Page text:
By the time Deputy Prime Minister Keat Chhon closed the first session of the Cambodian Securities Exchange yesterday morning, shares in Phnom Penh Water Supply Authority, the Kingdom’s first domestically listed company, were just shy of soaring 50 per cent.
PPWSA closed up 48 per cent at 9,300 riel (US$2.33) from an opening price of 6,300 riel.
A mix of institutional and retail investors traded 487,110 stocks worth $1.13 million.
The sharp increase was expected in the newly launched market.
With primary market bids 17 times higher than share supply, experts had predicted the stock would hit that mark after Prime Minister Hun Sen opened the exchange at the auspicious time of 9:09am from his office, a block west of the CSX.
The premier’s image was broadcast before a flock of Cambodian and Korean officials and businesspeople as he rang in the country’s first, and long-delayed, trading session.
“It’s not surprising to see the price climb so high. It’s the first listed shares in a developing country. But that’s not to say there’s no risk of overheating,” Yoo Jae-hoon, the standing commissioner of Korea’s Financial Services Commission, told the Post on the sidelines of the historic launch.
The Securities and Exchange Commission of Cambodia (SECC) will have its hands full courting potential listing companies and nurturing stable trading, while also staving off speculation that would prompt the same boom-and-bust that has been experienced in other regional markets such as Laos and Vietnam.
“The challenge for any emerging frontier market is finding the right balance between retail and institutional investors,” Adrian Cundy, director and head researcher at Vina Securities, said by phone yesterday from Ho Chi Minh City.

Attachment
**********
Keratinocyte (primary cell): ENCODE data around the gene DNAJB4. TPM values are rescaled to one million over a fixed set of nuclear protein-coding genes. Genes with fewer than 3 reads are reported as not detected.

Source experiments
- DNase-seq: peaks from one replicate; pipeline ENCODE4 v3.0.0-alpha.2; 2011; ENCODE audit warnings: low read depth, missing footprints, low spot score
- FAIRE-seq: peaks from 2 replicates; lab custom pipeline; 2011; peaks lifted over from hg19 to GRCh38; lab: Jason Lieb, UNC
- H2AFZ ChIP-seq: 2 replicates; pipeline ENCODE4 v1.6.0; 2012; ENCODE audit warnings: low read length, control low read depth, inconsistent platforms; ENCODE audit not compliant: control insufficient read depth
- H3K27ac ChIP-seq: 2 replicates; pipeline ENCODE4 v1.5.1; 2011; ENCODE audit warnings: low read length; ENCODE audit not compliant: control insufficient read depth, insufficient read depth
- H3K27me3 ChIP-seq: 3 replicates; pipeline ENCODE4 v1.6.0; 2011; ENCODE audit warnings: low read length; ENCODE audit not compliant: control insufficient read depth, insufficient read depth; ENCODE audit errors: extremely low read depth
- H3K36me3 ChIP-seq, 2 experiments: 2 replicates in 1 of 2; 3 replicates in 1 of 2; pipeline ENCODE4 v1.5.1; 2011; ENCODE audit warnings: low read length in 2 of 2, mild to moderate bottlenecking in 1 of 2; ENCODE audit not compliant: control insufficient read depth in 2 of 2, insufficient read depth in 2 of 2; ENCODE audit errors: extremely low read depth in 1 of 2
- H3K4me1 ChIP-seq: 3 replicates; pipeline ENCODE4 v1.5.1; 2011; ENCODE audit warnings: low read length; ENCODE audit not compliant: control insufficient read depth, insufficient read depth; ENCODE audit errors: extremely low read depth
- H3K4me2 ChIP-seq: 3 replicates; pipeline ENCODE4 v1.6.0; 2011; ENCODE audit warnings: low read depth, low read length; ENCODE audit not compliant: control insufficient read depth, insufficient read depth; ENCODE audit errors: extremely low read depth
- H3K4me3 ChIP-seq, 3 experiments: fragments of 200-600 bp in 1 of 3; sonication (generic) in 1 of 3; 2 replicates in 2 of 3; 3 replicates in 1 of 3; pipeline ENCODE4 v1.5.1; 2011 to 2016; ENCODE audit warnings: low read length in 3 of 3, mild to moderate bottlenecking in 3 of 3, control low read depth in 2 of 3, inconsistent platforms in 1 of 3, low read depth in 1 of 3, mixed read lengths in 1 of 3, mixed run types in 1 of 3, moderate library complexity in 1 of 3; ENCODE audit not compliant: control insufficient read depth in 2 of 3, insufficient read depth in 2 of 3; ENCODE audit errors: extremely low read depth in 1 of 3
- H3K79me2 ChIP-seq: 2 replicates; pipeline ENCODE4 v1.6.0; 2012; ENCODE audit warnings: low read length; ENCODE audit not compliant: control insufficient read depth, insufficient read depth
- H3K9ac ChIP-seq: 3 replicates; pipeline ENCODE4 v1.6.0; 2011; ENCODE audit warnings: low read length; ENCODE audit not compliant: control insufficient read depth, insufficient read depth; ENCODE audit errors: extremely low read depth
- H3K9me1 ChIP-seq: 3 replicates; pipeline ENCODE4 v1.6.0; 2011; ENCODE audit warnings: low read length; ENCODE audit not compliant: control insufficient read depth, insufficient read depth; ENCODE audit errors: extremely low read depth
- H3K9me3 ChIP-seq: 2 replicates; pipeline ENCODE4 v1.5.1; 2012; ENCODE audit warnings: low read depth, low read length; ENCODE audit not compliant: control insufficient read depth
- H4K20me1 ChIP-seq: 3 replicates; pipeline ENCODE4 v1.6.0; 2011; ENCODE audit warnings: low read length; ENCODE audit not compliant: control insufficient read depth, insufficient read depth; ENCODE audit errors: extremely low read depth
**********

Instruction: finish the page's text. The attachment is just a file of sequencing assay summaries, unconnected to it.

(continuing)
Investor herd mentality could heat up the market and lead to a bubble like the one experienced in Vietnam in 2006 and 2007, he said.
Good companies that grow earnings, better corporate governance, liquidity and easy repatriation of capital would attract institutional investors who were looking for longer-term returns, but immature markets such as Cambodia’s would not quickly be included in institutional investor benchmark indices, Cundy said.
The SECC had to educate investors on the dangers of speculative practices, such as taking loans for investing purposes, if the Kingdom was to avoid a quick rise and fall, Yoo Jae-hoon, of Korea’s Financial Service Commission, said.
“Without that, there could be too much euphoria from the investor side. In the early stages of the CSX, there could be an over-demand for shares and hyper prices,” he said.
CSX chief executive Hong Sok Hour said speculation would be watched carefully and SECC regulation should help reduce risks.
Although the share price was allowed to increase 50 per cent yesterday, daily increases and decreases will be capped at 5 per cent starting today.
“Speculation has been taken into account. It will be there, but only to a certain extent,” Hong Sok Hour said on the sidelines of the launch.
The market would need the increasing liquidity brought by more listed companies, as well as the potential issuing of more shares from PPWSA, Yoo Jae-hoon said.
Samsung and Hyundai, Korea’s two biggest conglomerates, had been reticent to list when the Korea Exchange opened some 40 years ago, he said. It was well-conceived tax and financial incentives that had brought the companies on board.
“It’s not that Cambodian companies don’t want to list, it’s just that they’re simply not ready yet,” Cambodian Public Bank country head Phan Ying Tong said yesterday.
Several public and private companies were interested in listing, but SECC regulations – in particular, the three-year tax record requirement – would prevent them doing so at the present time, Phan Ying Tong said.
“They need to put their houses in order,” he said.
This year should bring initial public offerings from two more state firms, Phan Ying Tong predicted. Private companies should be on the CSX next year, he said.
To contact the reporter on this story: Don Weinland at firstname.lastname@example.org